Scientia Marina, Vol 65, No S2 (2001)

The sedimentary record of dinoflagellate cysts: looking back into the future of phytoplankton blooms


https://doi.org/10.3989/scimar.2001.65s2257

Barrie Dale
Department of Geology, University of Oslo, Norway

Abstract


Marine systems are not as well understood as terrestrial systems, and there is still a great need for more primary observations, in the tradition of the old-time naturalists, before newer methods such as molecular genetics and modeling can be fully utilized. The scientific process whereby the smaller, detailed building blocks of observation are ultimately linked towards better understanding natural systems is illustrated from my own career experience, especially with regard to the dinoflagellates and plankton blooms. Some dinoflagellates produce a fossilizable resting stage (cyst) in their life cycle, and dinoflagellate cysts have become one of the most important groups of microfossils used in geological exploration (e.g. oil and gas). This has stimulated both paleontological and biological research producing detailed building blocks of information, currently scattered throughout the respective literature. Here, I attempt to bring together the present day perspective, from biology, with the past, from paleontology, as the most comprehensive basis for future work on the group. This shows the cysts to be the critical link needed for focusing future molecular genetics studies towards a more verifiable view of evolutionary pathways, and it also suggests new integrated methods for studying past, present, and future blooms. The large, rapidly growing field of harmful algal bloom studies is producing many different building blocks, but plankton blooms as episodic phenomena are still poorly understood. This is largely due to the general lack of long-term datasets allowing identification of the changing environmental factors that permit certain species to bloom at unpredictable intervals of time. Cysts in sediments are useful environmental indicators today, e.g. reflecting aspects of climate and pollution, and provide information directly relevant to some dinoflagellate blooms. They therefore may be used for obtaining retrospective information from the sedimentary record on the history of blooms, in turn suggesting information relevant for future blooms and the way we study them.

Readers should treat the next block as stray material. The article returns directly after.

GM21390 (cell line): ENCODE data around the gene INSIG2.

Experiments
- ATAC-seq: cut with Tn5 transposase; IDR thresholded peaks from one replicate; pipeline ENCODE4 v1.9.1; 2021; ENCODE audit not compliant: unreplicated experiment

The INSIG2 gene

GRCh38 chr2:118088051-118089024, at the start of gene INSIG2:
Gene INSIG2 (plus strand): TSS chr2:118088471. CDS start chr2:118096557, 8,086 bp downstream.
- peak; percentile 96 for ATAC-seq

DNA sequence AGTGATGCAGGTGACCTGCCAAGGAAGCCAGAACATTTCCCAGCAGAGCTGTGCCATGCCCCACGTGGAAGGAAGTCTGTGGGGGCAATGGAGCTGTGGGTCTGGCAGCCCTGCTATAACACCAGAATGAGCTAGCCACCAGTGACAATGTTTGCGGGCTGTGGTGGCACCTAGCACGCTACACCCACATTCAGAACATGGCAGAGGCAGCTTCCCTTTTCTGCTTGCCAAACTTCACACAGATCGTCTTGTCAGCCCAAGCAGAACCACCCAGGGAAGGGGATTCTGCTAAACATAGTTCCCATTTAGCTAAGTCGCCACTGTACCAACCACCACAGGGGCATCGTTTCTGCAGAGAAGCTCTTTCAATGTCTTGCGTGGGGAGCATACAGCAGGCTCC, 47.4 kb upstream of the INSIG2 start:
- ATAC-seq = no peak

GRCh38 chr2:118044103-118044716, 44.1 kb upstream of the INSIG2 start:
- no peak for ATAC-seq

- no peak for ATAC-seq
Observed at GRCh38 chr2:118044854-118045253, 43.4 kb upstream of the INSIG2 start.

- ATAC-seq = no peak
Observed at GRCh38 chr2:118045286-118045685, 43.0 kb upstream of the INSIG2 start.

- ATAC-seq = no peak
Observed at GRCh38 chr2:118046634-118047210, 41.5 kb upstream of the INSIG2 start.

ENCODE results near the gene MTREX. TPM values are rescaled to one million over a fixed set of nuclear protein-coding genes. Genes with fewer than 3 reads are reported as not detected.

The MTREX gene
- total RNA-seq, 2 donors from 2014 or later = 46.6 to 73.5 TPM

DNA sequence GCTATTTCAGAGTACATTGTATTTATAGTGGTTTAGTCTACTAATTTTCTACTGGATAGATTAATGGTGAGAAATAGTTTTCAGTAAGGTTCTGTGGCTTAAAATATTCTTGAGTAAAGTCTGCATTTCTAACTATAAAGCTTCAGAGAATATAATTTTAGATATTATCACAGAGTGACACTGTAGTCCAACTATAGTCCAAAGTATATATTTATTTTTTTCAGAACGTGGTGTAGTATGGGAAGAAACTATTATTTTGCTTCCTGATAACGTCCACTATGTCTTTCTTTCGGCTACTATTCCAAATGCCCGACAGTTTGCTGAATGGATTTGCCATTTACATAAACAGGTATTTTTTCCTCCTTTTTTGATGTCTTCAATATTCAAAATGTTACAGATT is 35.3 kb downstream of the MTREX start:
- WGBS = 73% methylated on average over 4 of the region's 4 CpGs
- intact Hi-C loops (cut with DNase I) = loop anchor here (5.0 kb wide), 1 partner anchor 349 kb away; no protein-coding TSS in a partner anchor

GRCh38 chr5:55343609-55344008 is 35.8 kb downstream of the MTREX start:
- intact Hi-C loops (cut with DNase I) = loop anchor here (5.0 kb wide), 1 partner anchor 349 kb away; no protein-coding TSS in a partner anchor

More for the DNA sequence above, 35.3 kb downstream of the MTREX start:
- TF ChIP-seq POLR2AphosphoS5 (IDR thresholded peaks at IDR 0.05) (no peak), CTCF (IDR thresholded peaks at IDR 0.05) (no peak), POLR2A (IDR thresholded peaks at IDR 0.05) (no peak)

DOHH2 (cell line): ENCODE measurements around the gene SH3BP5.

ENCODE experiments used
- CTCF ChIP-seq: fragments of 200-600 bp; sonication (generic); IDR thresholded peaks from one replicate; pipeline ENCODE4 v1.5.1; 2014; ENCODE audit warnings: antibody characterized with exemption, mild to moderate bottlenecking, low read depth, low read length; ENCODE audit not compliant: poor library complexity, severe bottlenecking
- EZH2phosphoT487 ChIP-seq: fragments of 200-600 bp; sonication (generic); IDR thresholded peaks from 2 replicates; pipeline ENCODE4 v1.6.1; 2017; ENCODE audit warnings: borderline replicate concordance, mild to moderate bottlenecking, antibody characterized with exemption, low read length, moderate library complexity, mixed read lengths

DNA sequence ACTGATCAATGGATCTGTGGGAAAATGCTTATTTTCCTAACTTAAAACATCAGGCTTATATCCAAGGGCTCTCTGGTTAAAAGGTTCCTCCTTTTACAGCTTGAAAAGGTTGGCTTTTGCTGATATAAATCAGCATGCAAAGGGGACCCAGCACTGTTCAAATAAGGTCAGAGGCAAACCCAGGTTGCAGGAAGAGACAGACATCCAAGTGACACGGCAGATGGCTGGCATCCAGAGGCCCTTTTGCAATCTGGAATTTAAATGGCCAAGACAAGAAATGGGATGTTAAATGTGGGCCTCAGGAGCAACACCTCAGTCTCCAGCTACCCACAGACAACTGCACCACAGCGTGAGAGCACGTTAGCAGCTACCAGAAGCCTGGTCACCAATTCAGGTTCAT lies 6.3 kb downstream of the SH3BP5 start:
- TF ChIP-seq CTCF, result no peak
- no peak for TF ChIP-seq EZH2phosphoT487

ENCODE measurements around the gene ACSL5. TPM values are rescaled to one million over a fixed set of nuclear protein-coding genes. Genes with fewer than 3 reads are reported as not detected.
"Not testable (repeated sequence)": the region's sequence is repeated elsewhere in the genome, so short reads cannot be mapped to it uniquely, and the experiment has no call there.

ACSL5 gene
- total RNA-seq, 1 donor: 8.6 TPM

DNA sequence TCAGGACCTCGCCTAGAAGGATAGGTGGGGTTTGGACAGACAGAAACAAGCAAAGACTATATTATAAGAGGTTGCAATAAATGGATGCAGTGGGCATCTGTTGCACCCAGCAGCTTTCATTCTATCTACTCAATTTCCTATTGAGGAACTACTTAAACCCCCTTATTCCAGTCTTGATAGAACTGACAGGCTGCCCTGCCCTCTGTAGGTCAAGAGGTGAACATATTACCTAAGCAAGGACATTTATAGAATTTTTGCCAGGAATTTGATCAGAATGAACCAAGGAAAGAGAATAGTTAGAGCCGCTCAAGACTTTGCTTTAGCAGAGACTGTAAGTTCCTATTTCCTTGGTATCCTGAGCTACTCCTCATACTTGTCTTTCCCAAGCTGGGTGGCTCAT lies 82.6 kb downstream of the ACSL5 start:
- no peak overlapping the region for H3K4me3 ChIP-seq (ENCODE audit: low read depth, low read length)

Keywords


dinoflagellate cysts; algal blooms; eutrophication; molecular genetics; paleoceanography; transfer functions

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